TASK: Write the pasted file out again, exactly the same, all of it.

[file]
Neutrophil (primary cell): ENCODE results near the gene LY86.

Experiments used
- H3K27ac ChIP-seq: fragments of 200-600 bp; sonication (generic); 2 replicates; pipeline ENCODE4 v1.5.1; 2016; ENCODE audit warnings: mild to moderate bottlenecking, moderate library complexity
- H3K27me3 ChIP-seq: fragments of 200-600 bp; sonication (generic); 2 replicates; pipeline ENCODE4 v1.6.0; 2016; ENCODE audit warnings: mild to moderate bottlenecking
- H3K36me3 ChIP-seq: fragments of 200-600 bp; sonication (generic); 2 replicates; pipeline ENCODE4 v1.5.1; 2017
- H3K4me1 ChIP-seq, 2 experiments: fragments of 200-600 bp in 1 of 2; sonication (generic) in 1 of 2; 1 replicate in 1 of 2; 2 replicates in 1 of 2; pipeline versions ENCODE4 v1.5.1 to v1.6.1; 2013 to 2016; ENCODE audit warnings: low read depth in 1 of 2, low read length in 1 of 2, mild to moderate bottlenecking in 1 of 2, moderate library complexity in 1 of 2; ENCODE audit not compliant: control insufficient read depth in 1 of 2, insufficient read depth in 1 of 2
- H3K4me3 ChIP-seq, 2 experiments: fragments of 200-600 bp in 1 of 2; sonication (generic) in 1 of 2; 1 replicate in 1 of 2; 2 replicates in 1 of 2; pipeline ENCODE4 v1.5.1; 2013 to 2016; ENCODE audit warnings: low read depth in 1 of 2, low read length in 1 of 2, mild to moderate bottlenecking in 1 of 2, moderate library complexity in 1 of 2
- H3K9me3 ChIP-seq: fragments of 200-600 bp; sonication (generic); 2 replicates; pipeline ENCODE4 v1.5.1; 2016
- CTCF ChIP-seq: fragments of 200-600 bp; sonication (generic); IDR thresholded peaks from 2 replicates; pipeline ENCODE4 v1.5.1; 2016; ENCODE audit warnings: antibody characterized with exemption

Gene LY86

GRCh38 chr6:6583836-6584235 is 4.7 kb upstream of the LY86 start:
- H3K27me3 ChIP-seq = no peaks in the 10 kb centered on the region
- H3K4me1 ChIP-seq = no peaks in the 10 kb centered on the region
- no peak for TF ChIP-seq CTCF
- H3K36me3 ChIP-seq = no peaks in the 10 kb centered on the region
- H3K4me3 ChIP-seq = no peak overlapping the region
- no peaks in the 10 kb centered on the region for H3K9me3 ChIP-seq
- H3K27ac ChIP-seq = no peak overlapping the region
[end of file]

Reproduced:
Neutrophil (primary cell): ENCODE results near the gene LY86.

Experiments used
- H3K27ac ChIP-seq: fragments of 200-600 bp; sonication (generic); 2 replicates; pipeline ENCODE4 v1.5.1; 2016; ENCODE audit warnings: mild to moderate bottlenecking, moderate library complexity
- H3K27me3 ChIP-seq: fragments of 200-600 bp; sonication (generic); 2 replicates; pipeline ENCODE4 v1.6.0; 2016; ENCODE audit warnings: mild to moderate bottlenecking
- H3K36me3 ChIP-seq: fragments of 200-600 bp; sonication (generic); 2 replicates; pipeline ENCODE4 v1.5.1; 2017
- H3K4me1 ChIP-seq, 2 experiments: fragments of 200-600 bp in 1 of 2; sonication (generic) in 1 of 2; 1 replicate in 1 of 2; 2 replicates in 1 of 2; pipeline versions ENCODE4 v1.5.1 to v1.6.1; 2013 to 2016; ENCODE audit warnings: low read depth in 1 of 2, low read length in 1 of 2, mild to moderate bottlenecking in 1 of 2, moderate library complexity in 1 of 2; ENCODE audit not compliant: control insufficient read depth in 1 of 2, insufficient read depth in 1 of 2
- H3K4me3 ChIP-seq, 2 experiments: fragments of 200-600 bp in 1 of 2; sonication (generic) in 1 of 2; 1 replicate in 1 of 2; 2 replicates in 1 of 2; pipeline ENCODE4 v1.5.1; 2013 to 2016; ENCODE audit warnings: low read depth in 1 of 2, low read length in 1 of 2, mild to moderate bottlenecking in 1 of 2, moderate library complexity in 1 of 2
- H3K9me3 ChIP-seq: fragments of 200-600 bp; sonication (generic); 2 replicates; pipeline ENCODE4 v1.5.1; 2016
- CTCF ChIP-seq: fragments of 200-600 bp; sonication (generic); IDR thresholded peaks from 2 replicates; pipeline ENCODE4 v1.5.1; 2016; ENCODE audit warnings: antibody characterized with exemption

Gene LY86

GRCh38 chr6:6583836-6584235 is 4.7 kb upstream of the LY86 start:
- H3K27me3 ChIP-seq = no peaks in the 10 kb centered on the region
- H3K4me1 ChIP-seq = no peaks in the 10 kb centered on the region
- no peak for TF ChIP-seq CTCF
- H3K36me3 ChIP-seq = no peaks in the 10 kb centered on the region
- H3K4me3 ChIP-seq = no peak overlapping the region
- no peaks in the 10 kb centered on the region for H3K9me3 ChIP-seq
- H3K27ac ChIP-seq = no peak overlapping the region